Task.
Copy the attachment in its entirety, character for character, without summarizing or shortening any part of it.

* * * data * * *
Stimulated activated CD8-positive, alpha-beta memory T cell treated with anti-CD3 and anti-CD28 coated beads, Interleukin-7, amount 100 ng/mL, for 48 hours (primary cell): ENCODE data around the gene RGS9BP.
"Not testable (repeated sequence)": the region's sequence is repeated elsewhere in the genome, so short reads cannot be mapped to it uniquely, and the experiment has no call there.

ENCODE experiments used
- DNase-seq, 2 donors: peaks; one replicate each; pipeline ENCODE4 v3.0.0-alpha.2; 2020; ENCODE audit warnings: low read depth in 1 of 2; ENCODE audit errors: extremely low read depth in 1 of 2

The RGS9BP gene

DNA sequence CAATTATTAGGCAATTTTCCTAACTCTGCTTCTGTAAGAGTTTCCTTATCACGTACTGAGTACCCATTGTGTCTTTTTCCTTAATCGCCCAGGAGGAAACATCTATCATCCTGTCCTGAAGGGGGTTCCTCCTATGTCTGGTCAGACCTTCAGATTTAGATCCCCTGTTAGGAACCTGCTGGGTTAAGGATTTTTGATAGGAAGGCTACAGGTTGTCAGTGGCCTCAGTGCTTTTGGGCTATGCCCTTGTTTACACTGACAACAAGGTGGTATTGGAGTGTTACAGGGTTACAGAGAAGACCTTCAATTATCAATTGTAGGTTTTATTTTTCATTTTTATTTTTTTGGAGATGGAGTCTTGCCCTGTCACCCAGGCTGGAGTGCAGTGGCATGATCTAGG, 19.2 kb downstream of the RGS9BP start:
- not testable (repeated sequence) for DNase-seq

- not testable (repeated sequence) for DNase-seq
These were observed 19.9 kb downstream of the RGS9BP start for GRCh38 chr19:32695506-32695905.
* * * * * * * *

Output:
Stimulated activated CD8-positive, alpha-beta memory T cell treated with anti-CD3 and anti-CD28 coated beads, Interleukin-7, amount 100 ng/mL, for 48 hours (primary cell): ENCODE data around the gene RGS9BP.
"Not testable (repeated sequence)": the region's sequence is repeated elsewhere in the genome, so short reads cannot be mapped to it uniquely, and the experiment has no call there.

ENCODE experiments used
- DNase-seq, 2 donors: peaks; one replicate each; pipeline ENCODE4 v3.0.0-alpha.2; 2020; ENCODE audit warnings: low read depth in 1 of 2; ENCODE audit errors: extremely low read depth in 1 of 2

The RGS9BP gene

DNA sequence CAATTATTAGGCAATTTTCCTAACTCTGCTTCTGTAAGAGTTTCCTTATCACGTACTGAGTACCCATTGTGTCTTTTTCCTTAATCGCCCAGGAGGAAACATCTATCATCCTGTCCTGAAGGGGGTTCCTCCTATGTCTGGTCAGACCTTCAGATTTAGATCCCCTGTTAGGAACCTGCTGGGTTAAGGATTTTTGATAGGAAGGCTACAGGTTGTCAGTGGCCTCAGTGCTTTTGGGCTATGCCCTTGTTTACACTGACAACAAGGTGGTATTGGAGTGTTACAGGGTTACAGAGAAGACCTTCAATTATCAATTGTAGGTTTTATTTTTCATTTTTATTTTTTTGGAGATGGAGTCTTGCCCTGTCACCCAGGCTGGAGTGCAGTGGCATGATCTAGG, 19.2 kb downstream of the RGS9BP start:
- not testable (repeated sequence) for DNase-seq

- not testable (repeated sequence) for DNase-seq
These were observed 19.9 kb downstream of the RGS9BP start for GRCh38 chr19:32695506-32695905.